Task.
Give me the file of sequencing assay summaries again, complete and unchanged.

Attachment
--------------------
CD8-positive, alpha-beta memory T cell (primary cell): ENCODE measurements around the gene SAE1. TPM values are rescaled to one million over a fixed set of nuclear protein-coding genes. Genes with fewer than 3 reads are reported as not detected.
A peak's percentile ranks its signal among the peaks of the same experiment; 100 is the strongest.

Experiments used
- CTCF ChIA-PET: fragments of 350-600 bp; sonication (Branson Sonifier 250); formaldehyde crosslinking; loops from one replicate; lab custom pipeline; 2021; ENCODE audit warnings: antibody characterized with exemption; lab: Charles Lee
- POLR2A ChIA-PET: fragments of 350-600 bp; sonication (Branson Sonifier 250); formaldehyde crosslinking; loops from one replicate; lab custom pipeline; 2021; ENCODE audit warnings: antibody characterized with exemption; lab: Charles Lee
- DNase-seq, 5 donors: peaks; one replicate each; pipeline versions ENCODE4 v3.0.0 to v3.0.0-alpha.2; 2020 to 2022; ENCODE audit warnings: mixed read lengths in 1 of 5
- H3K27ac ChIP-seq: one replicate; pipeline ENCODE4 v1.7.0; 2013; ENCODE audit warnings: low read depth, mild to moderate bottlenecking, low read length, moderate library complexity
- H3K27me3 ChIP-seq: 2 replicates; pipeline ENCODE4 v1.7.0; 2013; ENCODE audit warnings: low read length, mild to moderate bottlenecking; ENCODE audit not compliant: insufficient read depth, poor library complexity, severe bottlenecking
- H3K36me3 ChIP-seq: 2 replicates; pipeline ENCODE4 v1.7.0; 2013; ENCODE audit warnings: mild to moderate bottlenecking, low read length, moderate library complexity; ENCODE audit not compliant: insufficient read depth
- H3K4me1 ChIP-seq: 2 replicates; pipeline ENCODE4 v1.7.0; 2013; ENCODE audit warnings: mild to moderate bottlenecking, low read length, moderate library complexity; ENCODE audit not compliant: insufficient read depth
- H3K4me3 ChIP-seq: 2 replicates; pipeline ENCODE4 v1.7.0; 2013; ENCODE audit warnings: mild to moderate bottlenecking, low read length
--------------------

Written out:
CD8-positive, alpha-beta memory T cell (primary cell): ENCODE measurements around the gene SAE1. TPM values are rescaled to one million over a fixed set of nuclear protein-coding genes. Genes with fewer than 3 reads are reported as not detected.
A peak's percentile ranks its signal among the peaks of the same experiment; 100 is the strongest.

Experiments used
- CTCF ChIA-PET: fragments of 350-600 bp; sonication (Branson Sonifier 250); formaldehyde crosslinking; loops from one replicate; lab custom pipeline; 2021; ENCODE audit warnings: antibody characterized with exemption; lab: Charles Lee
- POLR2A ChIA-PET: fragments of 350-600 bp; sonication (Branson Sonifier 250); formaldehyde crosslinking; loops from one replicate; lab custom pipeline; 2021; ENCODE audit warnings: antibody characterized with exemption; lab: Charles Lee
- DNase-seq, 5 donors: peaks; one replicate each; pipeline versions ENCODE4 v3.0.0 to v3.0.0-alpha.2; 2020 to 2022; ENCODE audit warnings: mixed read lengths in 1 of 5
- H3K27ac ChIP-seq: one replicate; pipeline ENCODE4 v1.7.0; 2013; ENCODE audit warnings: low read depth, mild to moderate bottlenecking, low read length, moderate library complexity
- H3K27me3 ChIP-seq: 2 replicates; pipeline ENCODE4 v1.7.0; 2013; ENCODE audit warnings: low read length, mild to moderate bottlenecking; ENCODE audit not compliant: insufficient read depth, poor library complexity, severe bottlenecking
- H3K36me3 ChIP-seq: 2 replicates; pipeline ENCODE4 v1.7.0; 2013; ENCODE audit warnings: mild to moderate bottlenecking, low read length, moderate library complexity; ENCODE audit not compliant: insufficient read depth
- H3K4me1 ChIP-seq: 2 replicates; pipeline ENCODE4 v1.7.0; 2013; ENCODE audit warnings: mild to moderate bottlenecking, low read length, moderate library complexity; ENCODE audit not compliant: insufficient read depth
- H3K4me3 ChIP-seq: 2 replicates; pipeline ENCODE4 v1.7.0; 2013; ENCODE audit warnings: mild to moderate bottlenecking, low read length